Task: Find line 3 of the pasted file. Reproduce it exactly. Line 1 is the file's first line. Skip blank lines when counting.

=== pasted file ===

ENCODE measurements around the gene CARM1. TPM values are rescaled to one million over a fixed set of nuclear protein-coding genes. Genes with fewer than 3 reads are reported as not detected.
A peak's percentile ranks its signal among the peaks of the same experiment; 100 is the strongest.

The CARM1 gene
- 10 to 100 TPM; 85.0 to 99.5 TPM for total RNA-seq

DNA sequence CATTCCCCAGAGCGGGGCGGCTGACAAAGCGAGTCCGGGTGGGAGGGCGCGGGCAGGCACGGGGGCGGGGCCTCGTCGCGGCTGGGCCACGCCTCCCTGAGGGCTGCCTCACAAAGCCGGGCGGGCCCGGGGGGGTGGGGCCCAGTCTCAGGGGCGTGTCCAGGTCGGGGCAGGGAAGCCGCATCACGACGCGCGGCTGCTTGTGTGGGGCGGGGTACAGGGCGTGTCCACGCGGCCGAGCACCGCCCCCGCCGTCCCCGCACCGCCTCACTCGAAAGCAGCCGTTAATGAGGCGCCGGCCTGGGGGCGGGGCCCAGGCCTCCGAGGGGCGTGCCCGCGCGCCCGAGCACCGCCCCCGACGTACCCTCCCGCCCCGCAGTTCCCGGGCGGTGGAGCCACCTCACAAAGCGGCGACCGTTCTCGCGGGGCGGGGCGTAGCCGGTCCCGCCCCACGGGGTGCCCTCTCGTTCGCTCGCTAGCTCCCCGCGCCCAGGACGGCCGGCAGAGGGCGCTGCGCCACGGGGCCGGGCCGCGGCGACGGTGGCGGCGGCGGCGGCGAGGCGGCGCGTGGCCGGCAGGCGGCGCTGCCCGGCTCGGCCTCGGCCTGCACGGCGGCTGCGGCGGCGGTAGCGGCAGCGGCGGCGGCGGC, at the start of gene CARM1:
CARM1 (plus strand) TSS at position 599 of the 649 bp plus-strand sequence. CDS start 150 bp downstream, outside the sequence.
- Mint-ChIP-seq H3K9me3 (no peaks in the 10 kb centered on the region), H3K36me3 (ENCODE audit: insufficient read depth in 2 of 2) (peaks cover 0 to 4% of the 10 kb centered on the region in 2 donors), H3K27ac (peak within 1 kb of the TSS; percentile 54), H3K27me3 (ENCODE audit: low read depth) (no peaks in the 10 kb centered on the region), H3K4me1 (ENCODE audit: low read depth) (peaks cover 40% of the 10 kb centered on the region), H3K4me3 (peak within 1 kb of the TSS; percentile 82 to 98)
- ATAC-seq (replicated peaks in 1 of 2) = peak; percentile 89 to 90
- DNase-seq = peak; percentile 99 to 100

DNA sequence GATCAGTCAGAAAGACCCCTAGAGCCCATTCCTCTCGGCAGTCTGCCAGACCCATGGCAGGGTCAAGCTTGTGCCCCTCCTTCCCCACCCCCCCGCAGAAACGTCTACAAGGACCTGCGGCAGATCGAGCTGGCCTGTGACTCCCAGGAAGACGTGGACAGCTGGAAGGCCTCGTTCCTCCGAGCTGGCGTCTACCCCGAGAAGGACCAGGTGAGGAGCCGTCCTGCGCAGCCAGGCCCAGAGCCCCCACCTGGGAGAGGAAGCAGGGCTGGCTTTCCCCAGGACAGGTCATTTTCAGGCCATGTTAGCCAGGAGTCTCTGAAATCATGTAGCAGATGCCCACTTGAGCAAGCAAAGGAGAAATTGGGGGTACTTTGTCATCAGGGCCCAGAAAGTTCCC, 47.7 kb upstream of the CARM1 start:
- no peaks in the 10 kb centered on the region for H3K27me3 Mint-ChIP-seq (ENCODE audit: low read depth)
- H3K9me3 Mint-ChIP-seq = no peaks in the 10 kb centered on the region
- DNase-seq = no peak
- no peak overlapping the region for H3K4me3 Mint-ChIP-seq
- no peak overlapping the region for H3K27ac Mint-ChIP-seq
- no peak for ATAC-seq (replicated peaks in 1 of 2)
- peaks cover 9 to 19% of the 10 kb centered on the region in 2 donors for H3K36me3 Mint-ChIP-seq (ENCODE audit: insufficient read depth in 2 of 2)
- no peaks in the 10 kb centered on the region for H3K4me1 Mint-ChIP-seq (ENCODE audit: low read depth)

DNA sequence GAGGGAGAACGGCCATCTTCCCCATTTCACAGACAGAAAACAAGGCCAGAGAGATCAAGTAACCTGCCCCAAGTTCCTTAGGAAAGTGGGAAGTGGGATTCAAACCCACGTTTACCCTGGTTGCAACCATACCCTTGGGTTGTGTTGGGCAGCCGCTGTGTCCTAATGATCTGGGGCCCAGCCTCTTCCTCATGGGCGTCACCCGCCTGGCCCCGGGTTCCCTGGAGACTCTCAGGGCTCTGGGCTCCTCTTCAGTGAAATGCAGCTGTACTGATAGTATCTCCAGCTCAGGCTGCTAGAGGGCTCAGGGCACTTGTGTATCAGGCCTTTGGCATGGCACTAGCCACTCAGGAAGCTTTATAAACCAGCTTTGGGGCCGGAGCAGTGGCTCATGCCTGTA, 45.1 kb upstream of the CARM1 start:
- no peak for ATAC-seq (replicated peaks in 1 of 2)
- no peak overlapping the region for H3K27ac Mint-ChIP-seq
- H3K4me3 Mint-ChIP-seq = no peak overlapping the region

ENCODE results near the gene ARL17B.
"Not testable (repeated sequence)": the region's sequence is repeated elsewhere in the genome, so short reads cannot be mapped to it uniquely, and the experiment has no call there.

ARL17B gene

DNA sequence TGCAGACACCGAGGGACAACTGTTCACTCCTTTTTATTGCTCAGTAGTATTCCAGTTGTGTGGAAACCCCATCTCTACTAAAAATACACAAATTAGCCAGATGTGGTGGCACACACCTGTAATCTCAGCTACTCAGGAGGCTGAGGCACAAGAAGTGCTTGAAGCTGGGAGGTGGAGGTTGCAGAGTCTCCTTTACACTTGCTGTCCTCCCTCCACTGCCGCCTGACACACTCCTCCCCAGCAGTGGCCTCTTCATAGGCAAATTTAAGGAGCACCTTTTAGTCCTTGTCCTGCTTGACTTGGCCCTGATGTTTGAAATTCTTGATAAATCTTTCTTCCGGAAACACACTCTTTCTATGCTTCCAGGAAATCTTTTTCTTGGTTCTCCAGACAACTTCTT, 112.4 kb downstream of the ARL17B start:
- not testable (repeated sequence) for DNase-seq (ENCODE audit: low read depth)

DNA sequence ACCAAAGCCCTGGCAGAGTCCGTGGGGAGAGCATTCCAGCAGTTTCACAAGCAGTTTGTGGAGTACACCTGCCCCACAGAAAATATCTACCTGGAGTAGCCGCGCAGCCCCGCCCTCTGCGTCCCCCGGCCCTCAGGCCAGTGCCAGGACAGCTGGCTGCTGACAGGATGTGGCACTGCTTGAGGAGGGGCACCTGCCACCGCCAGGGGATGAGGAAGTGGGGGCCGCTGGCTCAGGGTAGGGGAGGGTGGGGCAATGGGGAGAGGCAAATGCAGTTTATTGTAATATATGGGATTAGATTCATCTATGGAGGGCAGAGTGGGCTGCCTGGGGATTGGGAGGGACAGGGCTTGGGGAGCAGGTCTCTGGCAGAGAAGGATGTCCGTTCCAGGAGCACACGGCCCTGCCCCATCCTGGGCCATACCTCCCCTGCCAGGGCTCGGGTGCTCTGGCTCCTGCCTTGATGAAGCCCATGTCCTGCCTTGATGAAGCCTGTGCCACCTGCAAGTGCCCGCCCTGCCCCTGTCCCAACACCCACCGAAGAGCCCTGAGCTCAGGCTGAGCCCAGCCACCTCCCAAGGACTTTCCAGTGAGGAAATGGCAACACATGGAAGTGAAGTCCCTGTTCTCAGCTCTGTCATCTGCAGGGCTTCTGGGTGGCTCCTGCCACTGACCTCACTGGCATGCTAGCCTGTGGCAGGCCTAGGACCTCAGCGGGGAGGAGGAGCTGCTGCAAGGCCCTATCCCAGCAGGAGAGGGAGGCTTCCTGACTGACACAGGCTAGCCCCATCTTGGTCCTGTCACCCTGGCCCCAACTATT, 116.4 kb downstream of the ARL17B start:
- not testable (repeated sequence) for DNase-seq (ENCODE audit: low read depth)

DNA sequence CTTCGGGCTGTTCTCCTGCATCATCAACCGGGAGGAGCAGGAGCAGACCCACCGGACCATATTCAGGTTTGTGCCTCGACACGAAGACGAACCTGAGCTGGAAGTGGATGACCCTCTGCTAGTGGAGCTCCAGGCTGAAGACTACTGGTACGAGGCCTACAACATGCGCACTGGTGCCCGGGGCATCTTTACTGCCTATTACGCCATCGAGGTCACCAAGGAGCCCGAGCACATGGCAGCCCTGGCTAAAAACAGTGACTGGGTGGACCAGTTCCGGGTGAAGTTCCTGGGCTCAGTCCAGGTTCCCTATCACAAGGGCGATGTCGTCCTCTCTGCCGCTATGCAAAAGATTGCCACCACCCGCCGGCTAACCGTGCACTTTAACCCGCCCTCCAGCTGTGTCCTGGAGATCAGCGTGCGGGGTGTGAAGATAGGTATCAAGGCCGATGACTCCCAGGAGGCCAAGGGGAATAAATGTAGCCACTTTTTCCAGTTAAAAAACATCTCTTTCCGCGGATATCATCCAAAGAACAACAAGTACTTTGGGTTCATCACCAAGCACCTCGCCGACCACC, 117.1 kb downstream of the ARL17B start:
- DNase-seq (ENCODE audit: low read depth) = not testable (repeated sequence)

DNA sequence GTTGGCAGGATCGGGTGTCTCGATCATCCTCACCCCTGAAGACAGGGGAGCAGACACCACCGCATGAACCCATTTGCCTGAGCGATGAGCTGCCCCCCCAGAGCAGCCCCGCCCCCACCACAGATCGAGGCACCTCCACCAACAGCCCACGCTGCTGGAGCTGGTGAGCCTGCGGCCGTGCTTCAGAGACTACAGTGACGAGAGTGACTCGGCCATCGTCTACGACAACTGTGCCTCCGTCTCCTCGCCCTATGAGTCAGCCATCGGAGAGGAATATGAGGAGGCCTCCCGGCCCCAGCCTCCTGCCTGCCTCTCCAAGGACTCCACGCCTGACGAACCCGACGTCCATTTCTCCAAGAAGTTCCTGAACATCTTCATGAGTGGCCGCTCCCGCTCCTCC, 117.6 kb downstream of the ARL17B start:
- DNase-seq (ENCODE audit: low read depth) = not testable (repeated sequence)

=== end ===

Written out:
The CARM1 gene